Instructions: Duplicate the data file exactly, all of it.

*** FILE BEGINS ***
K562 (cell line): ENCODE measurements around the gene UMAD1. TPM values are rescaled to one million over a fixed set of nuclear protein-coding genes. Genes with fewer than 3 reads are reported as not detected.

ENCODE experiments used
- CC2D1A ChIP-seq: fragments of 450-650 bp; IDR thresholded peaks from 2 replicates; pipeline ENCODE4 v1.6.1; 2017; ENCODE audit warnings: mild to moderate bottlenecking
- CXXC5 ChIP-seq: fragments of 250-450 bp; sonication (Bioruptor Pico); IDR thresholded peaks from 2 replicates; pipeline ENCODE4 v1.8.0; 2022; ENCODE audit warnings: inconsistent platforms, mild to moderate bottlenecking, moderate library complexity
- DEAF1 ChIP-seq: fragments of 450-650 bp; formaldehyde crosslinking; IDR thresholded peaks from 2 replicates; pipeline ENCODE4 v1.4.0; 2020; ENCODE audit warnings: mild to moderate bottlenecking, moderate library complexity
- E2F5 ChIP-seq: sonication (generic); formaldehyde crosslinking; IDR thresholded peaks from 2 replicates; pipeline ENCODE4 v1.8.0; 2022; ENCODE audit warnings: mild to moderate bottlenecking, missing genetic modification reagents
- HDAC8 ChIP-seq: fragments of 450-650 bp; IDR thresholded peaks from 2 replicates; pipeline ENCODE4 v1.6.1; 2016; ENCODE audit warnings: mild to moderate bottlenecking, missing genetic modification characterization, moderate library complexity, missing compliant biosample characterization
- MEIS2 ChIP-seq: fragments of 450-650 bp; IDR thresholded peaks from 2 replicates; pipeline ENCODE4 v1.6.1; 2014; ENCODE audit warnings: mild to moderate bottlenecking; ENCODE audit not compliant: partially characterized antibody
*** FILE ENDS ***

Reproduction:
K562 (cell line): ENCODE measurements around the gene UMAD1. TPM values are rescaled to one million over a fixed set of nuclear protein-coding genes. Genes with fewer than 3 reads are reported as not detected.

ENCODE experiments used
- CC2D1A ChIP-seq: fragments of 450-650 bp; IDR thresholded peaks from 2 replicates; pipeline ENCODE4 v1.6.1; 2017; ENCODE audit warnings: mild to moderate bottlenecking
- CXXC5 ChIP-seq: fragments of 250-450 bp; sonication (Bioruptor Pico); IDR thresholded peaks from 2 replicates; pipeline ENCODE4 v1.8.0; 2022; ENCODE audit warnings: inconsistent platforms, mild to moderate bottlenecking, moderate library complexity
- DEAF1 ChIP-seq: fragments of 450-650 bp; formaldehyde crosslinking; IDR thresholded peaks from 2 replicates; pipeline ENCODE4 v1.4.0; 2020; ENCODE audit warnings: mild to moderate bottlenecking, moderate library complexity
- E2F5 ChIP-seq: sonication (generic); formaldehyde crosslinking; IDR thresholded peaks from 2 replicates; pipeline ENCODE4 v1.8.0; 2022; ENCODE audit warnings: mild to moderate bottlenecking, missing genetic modification reagents
- HDAC8 ChIP-seq: fragments of 450-650 bp; IDR thresholded peaks from 2 replicates; pipeline ENCODE4 v1.6.1; 2016; ENCODE audit warnings: mild to moderate bottlenecking, missing genetic modification characterization, moderate library complexity, missing compliant biosample characterization
- MEIS2 ChIP-seq: fragments of 450-650 bp; IDR thresholded peaks from 2 replicates; pipeline ENCODE4 v1.6.1; 2014; ENCODE audit warnings: mild to moderate bottlenecking; ENCODE audit not compliant: partially characterized antibody